Experience

From the NFL to CEO

Jan Garrison
 

Culver prepared Terry for wins, losses

 

November 5, 2021

Jeb Terry ’99 has something that very few people, if any, have in the tech industry – knowledge, very specific, detailed insider knowledge. And, over the past few years, he has been able to convert that knowledge into a startup business, which he sold, and join another major enterprise as its chief executive officer.

What Terry knows is sports – football, in particular. He has taken his experience as an offensive lineman in the National Football League, his background in business, and his contacts “from shaking the trees” to become the CEO of Cosm. He is now working with some of the most advanced technology professionals, engineers, and construction personnel to create an immersive sports entertainment package that will rival being at the game. And that technology can be used to create other virtual and augmented reality programming in other fields as well.

Cosm unveiled its immersive sports experience at its Salt Lake City research and development headquarters during the Tokyo Olympics. Approximately 100 people watched the games on an 8K LED dome measuring 66 feet wide by 50 feet high. Terry said the experience is like sitting in the front row of the event. The company is now preparing for a similar experience with the Beijing Winter Olympics this February.

It’s a big win for a company that is just a few months old. And it is a big “W” for Terry, who told the Art of Innovation students at Culver Academies he has had his fair share of Ls (losses) and done a lot of “slogging” along the way to reach this point. The class is part of The Ron Rubin School for the Entrepreneur.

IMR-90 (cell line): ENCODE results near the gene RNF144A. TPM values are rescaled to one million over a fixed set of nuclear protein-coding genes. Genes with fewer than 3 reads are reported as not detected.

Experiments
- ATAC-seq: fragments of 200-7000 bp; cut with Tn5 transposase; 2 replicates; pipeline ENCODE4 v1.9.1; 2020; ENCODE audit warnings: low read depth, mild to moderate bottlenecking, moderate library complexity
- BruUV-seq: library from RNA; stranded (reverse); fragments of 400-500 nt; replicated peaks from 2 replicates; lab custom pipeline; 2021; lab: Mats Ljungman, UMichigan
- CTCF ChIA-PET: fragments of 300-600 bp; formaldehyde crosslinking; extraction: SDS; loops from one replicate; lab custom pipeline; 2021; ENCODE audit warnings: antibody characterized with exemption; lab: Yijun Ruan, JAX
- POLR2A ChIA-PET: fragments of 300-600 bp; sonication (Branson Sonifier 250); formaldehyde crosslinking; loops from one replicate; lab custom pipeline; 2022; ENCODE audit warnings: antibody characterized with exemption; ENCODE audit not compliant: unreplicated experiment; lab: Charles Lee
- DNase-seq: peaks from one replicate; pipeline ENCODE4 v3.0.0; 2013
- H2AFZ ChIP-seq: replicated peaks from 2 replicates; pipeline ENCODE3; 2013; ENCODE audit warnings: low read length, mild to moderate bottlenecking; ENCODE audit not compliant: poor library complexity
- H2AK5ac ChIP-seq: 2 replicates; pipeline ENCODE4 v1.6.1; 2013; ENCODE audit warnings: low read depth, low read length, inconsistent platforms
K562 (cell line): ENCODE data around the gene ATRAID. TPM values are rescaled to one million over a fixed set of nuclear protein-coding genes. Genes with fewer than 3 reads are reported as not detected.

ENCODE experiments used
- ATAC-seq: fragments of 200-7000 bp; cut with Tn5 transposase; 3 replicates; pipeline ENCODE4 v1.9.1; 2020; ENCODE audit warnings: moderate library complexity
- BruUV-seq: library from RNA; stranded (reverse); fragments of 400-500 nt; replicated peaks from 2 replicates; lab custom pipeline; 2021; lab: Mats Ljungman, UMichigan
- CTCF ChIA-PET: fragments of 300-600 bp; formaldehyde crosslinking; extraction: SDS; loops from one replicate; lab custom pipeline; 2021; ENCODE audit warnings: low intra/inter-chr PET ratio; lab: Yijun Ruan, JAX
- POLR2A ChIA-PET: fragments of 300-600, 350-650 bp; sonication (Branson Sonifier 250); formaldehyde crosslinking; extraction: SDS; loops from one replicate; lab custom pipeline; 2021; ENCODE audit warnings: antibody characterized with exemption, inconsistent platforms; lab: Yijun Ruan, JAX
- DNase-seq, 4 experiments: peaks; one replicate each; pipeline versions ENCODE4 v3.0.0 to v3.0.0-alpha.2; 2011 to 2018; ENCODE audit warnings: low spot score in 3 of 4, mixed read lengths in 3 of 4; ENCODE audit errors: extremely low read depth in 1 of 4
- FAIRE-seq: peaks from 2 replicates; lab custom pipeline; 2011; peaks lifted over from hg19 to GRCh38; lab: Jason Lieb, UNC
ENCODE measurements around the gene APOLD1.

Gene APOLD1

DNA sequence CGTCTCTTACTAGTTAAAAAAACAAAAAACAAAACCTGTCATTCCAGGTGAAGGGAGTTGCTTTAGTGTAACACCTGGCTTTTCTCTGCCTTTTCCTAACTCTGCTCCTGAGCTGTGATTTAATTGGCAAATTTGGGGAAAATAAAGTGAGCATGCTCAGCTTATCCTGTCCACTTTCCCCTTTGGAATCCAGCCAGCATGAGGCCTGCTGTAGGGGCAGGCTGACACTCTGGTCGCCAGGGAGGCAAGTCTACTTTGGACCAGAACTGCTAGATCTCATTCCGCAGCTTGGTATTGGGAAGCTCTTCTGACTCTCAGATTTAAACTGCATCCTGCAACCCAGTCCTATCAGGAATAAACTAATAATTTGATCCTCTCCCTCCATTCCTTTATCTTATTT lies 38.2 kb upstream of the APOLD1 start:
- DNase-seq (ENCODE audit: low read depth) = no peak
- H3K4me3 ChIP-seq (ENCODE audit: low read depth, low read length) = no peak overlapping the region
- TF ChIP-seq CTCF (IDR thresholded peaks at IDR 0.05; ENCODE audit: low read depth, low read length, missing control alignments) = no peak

Terry’s long slog started at Culver when he was a fourth-classman. He broke his wrist during football training camp. He got a cast, taped it up and continued playing. While he started all four years, he wasn’t getting much attention from college coaches. Knowing he needed more exposure, Terry decided to create the opportunity and went to several off-season football camps.

That resulted in a scholarship to the University of North Carolina. He started as a freshman and then “completely destroyed my ankle.” It was bad enough, he was told he may never play again. He sat out for a year-and-a-half and rejoined the team at new position, offensive lineman.

And while he was chalking up his “Ws” as a member of the Tar Heels, nobody saw the “slogging” he was going through to play. “They didn’t realize what the heck I was going through when I went home” after the games or practice, he explained. “Everything I had to do to get on that playing field. I wore a walking boot for almost three years. Take it off when I had to practice, put it back on when I went back home. Waking up in the morning, testing your feet and ankles, seeing how the day is going to be.”

“But I wouldn’t trade it for the world,” Terry added. “It was an amazing opportunity and gave me an amazing platform to continue to build on.”

Terry (left) and his father, Jeb Terry Sr. '70, talk to the football players during the team meal.